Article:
March 2013

Living Landscape Observer - Nature, Culture, Community
In This Issue
Featured Landscape: Traveling 219
Five New National Monuments
A Delaware First
Heritage Area Close Call
George Wright Conference
In the News
About Us
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April 12-13
Fabos Conference on Landscape and Greenway Planning in Amherst, Massachusetts

April 13
Large Landscape Conservation in Metropolitan America organized by the Metropolitan Greenspaces Alliance and Practitioners Network for Large Landscape Conservation in Chicago, Illinois

April 14-16
National Main Street Conference in New Orleans, Louisiana

Traveling 219 in West Virginia and Maryland

In 2010, a group of Americorps volunteers working in the Allegheny Highlands of West Virginia and Maryland initiated an oral history and storytelling program. Called the Traveling 219 Project, the effort draws on the New Deal-era Federal Writers Project for inspiration. It follows the path of U.S. Route 219 some 200 miles through hills, valleys, farmland, National Forest and dozens of towns and small communities. Learn more about Traveling 219 here including how it can serve as a model for community-based history in a regional setting.   


Living Landscape Observer
New National Monuments at Landscape Scale

On March 25, President Obama designated 5 new national monuments, including four at a landscape scape. Learn more about these varied places, which include sites in Delaware, Washington State, Maryland, Pennsylvania, Ohio and New Mexico. Read more

New National Monument a "first" in Delaware
In late March in New Castle, Delaware, an excited group of Delawareans and Pennsylvanians gathered to
Credit: Cherilyn Widell
celebrate the designation of the First State National Monument by President Obama. Vice President (and former Delaware Senator) Biden, current Delaware Senator Carper, Interior Secretary Salazar and NPS Director Jarvis were on hand for the National Monument Proclamation, which marked the first time the National Park Service has had a presence in Delaware. Read more.
Another Close Call for Heritage Areas
Just when you think things could not get more dire for the National Heritage Areas, Senator Tom Coburn (R-OK) proposed an amendment to the recent budget continuing resolution that would have stripped away half of the funding for the program ($8.1 Million). Learn more about how and why this happened.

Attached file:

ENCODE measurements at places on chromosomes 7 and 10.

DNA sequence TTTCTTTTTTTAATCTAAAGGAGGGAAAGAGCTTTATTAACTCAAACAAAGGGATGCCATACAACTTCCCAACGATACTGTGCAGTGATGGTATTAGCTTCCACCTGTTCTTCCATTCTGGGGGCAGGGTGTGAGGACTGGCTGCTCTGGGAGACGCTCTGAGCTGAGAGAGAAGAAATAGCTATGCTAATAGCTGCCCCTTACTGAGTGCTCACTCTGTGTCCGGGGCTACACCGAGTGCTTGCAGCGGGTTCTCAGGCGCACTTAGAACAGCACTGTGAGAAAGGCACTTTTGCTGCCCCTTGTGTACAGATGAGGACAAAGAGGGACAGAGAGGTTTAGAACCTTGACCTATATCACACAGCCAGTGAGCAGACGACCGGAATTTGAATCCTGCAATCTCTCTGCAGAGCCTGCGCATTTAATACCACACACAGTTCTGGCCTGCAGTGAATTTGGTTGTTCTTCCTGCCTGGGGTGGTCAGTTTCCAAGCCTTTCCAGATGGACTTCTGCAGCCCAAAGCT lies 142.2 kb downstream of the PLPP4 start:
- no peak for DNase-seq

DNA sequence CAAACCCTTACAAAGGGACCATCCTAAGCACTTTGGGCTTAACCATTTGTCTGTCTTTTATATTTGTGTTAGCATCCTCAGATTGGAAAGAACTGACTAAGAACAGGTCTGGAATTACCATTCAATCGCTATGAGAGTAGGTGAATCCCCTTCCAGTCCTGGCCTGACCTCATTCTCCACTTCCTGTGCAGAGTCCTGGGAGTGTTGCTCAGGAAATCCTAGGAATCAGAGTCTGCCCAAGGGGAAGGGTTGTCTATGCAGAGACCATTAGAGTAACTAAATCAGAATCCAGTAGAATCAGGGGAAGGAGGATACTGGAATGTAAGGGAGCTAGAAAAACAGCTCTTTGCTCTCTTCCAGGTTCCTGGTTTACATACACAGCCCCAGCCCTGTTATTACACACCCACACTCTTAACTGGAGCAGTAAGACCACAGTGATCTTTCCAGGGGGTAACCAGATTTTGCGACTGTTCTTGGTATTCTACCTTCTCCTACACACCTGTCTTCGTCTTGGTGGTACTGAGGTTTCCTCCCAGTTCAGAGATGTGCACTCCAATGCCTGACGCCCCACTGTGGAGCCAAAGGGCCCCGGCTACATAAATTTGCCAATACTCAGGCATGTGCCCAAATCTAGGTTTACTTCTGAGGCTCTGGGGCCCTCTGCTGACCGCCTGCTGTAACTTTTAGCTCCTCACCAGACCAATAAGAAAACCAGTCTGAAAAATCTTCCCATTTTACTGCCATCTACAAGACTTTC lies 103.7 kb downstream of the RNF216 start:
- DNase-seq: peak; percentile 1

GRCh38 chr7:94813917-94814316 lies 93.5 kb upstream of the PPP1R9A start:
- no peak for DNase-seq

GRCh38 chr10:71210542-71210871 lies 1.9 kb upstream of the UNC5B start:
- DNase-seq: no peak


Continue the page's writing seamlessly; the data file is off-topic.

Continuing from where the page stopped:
Cultural Landscapes at George Wright Meeting
Couldn't make it to recent George Wright Conference in Denver? The panel on Indigenous Cultural Landscapes: Developing a more Inclusive Approach to Large Landscape Conservation shared news on how organizations in the Chesapeake Bay region are working together to identify and describe landscapes from the perspective of indigenous people who lived in the watershed at the time of Captain John Smith's explorations. Watch the video, featuring Deanna Beacham (Weapemeoc), the American Indian Program Manager for the NPS' Chesapeake Bay Office to learn more.
Deanna Beacham - Indigenous Cultural Landscape Hi-Res

You can also read more about the Conference here.
In the News

The Gullah Geechee Commission is now accepting nominations for Commissioners from the Moultrie News

A new economic impact study indicates National Heritage Areas (NHAs) contribute $12.9 billion annually to the national economy. The economic benefits of NHAs are realized primarily through tourism and visitation. Each NHA coordinating entity serves as a catalyst for economic development within the regions they operate. Read the full report for information on the six case study NHAs here.

A free-market path to land conservation in the West? Learn more in a recent New York Times article.

How a program to fund parks in Washington State with a visitor pass fell short in filling the gaps caused by dramatic cuts in state support from the Seattle Times
About Us

The Living Landscape Observer is a new website, blog and monthly e-newsletter that offers commentary and information on the emerging field of large landscape conservation. This approach emphasizes the preservation of a "sense of place" and blends ingredients of land conservation, heritage preservation, and sustainable community development. Learn more about how you can get involved or sign up for the newsletter here.  

Our Mission: To provide observations and information on the emerging fields of landscape scale conservation, heritage preservation and sustainable community development.